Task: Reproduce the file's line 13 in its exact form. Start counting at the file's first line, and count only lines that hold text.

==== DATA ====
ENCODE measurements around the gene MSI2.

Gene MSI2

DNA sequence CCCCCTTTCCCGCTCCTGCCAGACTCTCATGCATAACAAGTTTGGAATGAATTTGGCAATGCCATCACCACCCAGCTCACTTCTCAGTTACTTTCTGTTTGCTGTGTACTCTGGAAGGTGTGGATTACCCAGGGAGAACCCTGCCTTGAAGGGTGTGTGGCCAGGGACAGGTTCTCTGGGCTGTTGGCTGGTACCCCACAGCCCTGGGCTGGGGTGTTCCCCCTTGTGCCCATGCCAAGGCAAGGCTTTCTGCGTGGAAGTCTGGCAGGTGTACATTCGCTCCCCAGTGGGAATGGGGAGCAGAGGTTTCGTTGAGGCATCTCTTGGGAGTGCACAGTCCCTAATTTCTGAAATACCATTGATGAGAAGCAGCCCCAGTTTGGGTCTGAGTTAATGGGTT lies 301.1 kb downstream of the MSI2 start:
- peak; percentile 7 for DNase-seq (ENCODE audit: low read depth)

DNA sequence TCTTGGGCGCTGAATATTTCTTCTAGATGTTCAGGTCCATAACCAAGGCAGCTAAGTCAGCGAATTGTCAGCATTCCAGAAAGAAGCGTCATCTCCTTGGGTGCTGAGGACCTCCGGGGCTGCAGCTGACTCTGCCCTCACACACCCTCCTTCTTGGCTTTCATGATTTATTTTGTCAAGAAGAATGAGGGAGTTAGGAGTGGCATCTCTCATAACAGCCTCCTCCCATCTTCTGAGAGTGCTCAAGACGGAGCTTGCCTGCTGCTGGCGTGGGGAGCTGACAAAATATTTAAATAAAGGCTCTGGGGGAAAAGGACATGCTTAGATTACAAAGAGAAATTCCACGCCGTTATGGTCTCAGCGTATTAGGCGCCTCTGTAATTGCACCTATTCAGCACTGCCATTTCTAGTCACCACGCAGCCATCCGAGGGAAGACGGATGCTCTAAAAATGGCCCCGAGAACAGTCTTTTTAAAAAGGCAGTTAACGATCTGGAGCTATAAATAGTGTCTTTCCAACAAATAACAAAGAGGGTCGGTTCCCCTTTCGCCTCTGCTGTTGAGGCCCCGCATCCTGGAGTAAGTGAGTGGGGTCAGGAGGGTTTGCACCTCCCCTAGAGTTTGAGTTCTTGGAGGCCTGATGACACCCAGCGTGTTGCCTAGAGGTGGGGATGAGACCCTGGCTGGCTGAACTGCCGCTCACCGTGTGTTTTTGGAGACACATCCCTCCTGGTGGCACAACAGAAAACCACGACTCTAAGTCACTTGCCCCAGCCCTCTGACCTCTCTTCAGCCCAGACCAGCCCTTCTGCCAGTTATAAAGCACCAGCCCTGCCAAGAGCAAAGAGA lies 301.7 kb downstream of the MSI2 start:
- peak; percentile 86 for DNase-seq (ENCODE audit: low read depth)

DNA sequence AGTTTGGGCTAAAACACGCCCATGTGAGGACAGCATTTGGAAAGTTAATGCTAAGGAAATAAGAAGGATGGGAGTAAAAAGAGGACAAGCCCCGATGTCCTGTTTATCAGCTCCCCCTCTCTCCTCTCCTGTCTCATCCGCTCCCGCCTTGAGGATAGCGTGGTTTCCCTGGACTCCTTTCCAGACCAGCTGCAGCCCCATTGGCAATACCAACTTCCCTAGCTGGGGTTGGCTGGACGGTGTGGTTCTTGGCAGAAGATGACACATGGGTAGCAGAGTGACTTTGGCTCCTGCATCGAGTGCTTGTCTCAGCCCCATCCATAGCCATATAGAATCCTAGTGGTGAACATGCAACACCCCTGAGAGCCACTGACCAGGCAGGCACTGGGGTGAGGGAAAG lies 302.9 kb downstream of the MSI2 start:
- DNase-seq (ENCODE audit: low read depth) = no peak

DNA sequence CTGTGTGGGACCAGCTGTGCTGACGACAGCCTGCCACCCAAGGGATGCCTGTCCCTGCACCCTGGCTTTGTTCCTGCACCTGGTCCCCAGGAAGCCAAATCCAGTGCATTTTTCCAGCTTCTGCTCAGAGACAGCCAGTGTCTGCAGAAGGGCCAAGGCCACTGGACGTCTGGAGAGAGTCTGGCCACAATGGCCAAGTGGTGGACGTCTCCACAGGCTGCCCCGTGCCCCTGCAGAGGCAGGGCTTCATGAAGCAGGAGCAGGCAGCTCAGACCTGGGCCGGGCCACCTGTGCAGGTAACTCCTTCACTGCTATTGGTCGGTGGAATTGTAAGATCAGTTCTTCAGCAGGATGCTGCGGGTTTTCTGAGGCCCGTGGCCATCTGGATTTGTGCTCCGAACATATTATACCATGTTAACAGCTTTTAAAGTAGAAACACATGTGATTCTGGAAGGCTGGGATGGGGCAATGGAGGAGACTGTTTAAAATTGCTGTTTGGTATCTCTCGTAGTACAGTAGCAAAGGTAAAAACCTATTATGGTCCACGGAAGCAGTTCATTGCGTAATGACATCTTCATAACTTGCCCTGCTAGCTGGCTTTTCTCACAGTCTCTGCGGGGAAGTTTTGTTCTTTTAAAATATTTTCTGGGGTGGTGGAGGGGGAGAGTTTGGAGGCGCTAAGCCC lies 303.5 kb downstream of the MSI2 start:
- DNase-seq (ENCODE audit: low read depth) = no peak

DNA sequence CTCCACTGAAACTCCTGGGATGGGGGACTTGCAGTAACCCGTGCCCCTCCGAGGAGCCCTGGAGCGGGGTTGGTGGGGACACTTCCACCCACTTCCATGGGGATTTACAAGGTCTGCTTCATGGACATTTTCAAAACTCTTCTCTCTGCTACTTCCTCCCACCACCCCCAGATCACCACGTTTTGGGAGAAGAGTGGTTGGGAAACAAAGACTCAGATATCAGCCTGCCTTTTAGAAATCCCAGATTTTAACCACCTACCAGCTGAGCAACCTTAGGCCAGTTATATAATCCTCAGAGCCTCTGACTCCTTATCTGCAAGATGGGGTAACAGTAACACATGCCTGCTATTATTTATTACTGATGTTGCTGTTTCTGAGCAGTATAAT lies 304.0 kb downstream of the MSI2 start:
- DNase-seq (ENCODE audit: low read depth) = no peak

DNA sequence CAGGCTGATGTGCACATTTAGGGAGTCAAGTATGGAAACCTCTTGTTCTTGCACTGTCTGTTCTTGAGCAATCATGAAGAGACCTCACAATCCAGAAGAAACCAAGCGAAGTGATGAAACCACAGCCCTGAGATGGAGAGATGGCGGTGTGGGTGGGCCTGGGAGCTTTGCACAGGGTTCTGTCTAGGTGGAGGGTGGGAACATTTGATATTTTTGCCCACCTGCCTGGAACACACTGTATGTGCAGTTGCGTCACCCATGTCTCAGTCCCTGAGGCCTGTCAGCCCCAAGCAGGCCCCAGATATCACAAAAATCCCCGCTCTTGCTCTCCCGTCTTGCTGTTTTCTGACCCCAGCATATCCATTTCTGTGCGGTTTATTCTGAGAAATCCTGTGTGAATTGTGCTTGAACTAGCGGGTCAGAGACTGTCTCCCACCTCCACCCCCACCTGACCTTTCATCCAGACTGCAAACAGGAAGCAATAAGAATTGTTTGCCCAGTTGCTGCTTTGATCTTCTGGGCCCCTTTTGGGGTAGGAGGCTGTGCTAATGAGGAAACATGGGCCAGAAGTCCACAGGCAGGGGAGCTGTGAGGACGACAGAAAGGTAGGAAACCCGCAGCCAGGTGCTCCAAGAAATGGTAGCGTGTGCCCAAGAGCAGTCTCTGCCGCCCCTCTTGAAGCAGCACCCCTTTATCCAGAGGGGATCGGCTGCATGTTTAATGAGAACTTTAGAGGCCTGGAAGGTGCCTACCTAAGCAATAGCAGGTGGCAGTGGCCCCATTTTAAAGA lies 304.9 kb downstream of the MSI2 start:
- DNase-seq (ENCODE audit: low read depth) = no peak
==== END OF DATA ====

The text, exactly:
DNA sequence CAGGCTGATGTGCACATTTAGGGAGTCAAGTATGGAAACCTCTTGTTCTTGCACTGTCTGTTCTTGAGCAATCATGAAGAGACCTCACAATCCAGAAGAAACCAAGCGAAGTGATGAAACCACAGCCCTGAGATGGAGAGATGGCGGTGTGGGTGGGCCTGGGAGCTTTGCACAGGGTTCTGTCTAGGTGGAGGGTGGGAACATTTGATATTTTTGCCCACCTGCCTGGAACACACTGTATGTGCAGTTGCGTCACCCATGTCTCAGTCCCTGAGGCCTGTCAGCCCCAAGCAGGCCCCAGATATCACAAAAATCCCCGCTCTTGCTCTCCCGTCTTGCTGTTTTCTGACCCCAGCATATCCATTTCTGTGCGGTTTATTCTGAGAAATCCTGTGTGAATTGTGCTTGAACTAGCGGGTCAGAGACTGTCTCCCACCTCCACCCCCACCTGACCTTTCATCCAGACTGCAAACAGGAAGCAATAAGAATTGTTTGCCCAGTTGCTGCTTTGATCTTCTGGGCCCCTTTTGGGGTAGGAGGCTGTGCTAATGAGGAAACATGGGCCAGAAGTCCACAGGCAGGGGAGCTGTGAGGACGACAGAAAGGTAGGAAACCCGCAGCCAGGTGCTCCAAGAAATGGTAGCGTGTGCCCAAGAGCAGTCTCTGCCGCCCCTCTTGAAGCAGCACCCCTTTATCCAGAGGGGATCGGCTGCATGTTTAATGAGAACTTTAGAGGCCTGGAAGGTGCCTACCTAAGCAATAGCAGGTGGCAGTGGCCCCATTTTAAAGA lies 304.9 kb downstream of the MSI2 start: